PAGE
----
Email a friend
  • To include more than one recipient, please separate each email address with a semi-colon ';', to a maximum of 5

  • By submitting this article to a friend we reserve the right to contact them regarding AMM subscriptions. Please ensure you have their consent before giving us their details.

Texas county recyclers face five-day hold

Jan 17, 2014 | 01:11 PM | Lisa Gordon

Tags  scrap, metal recyclers, scrapyards, tag-and-hold, Conroe, Montgomery County, John Daniels, Ed Rinehart Lisa Gordon

PITTSBURGH — Metal recyclers in Montgomery County, Texas, are facing a five-day tag-and-hold on some items after local officials passed an ordinance that aims to stop metal theft and weed out roadside scrap operations.

The new law, which will take effect March 1, requires that a representative sample of any regulated material, such as guardrails, manhole covers, utility wire and aluminum, be held for five days, although the bulk of the material can be processed, according to Montgomery County attorney John Daniels.

Recyclers will have to pay a $250 fee for a license to operate in any unincorporated part of the county. Scrapyards in Conroe are exempt because they are regulated by the city.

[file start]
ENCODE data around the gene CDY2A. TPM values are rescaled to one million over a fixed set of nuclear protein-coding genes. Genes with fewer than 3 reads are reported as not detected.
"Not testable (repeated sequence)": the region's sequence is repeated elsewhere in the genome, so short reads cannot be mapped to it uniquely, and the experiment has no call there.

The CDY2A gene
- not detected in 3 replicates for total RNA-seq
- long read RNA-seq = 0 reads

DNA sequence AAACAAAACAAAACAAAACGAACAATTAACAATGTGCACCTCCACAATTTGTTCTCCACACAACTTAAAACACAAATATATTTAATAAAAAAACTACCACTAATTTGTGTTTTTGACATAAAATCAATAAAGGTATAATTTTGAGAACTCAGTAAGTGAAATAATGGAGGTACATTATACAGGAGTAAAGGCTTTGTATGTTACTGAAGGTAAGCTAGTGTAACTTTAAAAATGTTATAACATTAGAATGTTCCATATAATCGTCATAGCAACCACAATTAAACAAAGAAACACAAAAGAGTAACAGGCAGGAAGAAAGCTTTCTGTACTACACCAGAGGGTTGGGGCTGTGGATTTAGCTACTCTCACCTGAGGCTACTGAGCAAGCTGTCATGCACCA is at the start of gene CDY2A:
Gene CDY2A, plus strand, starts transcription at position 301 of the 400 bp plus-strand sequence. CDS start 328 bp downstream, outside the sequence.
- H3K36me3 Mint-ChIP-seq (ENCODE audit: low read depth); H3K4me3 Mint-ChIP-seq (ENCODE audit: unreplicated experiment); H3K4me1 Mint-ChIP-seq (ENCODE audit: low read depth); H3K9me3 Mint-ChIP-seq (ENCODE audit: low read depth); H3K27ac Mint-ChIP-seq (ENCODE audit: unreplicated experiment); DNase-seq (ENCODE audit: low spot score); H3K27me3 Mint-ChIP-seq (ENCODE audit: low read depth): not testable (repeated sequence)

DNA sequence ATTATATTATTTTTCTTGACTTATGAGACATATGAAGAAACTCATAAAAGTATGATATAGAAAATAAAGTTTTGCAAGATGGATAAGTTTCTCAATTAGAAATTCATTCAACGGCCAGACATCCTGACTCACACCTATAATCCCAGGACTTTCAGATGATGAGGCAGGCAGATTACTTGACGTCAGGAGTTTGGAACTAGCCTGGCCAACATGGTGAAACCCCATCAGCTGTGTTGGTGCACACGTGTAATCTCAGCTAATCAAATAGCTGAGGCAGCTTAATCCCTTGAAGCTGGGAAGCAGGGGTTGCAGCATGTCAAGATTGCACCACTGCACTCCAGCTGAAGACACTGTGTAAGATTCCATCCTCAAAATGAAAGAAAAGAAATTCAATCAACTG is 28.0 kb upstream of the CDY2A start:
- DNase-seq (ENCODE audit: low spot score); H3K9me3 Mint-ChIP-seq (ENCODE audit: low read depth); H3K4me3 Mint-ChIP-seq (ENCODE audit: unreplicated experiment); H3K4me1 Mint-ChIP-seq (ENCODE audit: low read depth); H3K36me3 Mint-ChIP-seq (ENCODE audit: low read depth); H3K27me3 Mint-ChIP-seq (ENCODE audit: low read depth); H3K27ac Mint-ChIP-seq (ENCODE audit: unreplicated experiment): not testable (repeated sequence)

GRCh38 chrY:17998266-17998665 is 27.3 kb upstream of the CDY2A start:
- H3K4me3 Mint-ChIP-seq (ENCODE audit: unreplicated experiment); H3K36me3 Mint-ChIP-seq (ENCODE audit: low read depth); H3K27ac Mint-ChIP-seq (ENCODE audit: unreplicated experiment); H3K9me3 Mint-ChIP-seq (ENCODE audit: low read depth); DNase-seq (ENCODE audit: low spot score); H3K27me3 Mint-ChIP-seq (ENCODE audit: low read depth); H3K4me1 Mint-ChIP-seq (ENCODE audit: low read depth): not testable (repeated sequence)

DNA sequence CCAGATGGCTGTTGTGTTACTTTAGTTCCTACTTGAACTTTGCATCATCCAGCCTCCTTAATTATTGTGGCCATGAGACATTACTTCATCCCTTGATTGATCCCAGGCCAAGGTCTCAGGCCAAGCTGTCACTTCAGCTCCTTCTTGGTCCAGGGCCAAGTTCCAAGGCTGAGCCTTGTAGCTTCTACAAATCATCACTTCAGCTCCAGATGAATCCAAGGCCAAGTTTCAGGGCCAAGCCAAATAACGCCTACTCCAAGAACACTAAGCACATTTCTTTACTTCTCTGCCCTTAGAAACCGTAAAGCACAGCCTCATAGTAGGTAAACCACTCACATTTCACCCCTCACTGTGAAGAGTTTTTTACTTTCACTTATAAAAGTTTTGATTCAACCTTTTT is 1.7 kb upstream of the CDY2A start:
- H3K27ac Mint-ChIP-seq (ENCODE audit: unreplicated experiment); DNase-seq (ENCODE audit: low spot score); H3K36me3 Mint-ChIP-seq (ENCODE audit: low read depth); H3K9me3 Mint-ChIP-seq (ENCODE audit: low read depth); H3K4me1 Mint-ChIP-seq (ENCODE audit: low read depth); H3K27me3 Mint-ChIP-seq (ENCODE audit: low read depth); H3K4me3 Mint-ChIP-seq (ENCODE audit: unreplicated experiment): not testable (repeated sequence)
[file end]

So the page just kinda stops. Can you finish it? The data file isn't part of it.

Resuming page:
The news was a surprise to many local recyclers, who oppose a hold period. "Copper could drop 15 cents tomorrow and I have to hold for five days? How would they like it if I told them the stock market was going to tank tomorrow but they couldn’t get their money out for five days," a recycler in the area said.

The Montgomery County Sheriff’s Office proposed the ordinance to deal with a two-pronged problem. "We have guys setting up all over and working out of storage units," County Commissioner Ed Rinehart told AMM. After March 1, local law enforcement will be able to shut down such businesses that do not have an operating license.

"Right now the law’s hands are tied and there is no way to stop these guys," Rinehart said. "They are part of the problem and will buy anything. We had an AT&T tower hit twice in three days."

Latest Pricing Trends Year Over Year


How will the US Treasury Department’s sanctions against UC Rusal affect the US downstream aluminium sector?

They will have a severe impact; companies might go out of business.
They will have a limited impact, but there will be some disruptions
They will have no impact, business will be unaffected

View previous results